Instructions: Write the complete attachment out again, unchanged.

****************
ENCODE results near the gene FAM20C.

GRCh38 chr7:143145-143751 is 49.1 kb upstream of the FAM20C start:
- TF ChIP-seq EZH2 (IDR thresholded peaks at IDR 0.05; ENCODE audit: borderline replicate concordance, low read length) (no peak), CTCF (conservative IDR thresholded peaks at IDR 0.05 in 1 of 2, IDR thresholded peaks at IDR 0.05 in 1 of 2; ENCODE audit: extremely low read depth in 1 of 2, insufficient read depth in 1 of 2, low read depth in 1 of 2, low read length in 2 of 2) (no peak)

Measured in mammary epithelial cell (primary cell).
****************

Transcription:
ENCODE results near the gene FAM20C.

GRCh38 chr7:143145-143751 is 49.1 kb upstream of the FAM20C start:
- TF ChIP-seq EZH2 (IDR thresholded peaks at IDR 0.05; ENCODE audit: borderline replicate concordance, low read length) (no peak), CTCF (conservative IDR thresholded peaks at IDR 0.05 in 1 of 2, IDR thresholded peaks at IDR 0.05 in 1 of 2; ENCODE audit: extremely low read depth in 1 of 2, insufficient read depth in 1 of 2, low read depth in 1 of 2, low read length in 2 of 2) (no peak)

Measured in mammary epithelial cell (primary cell).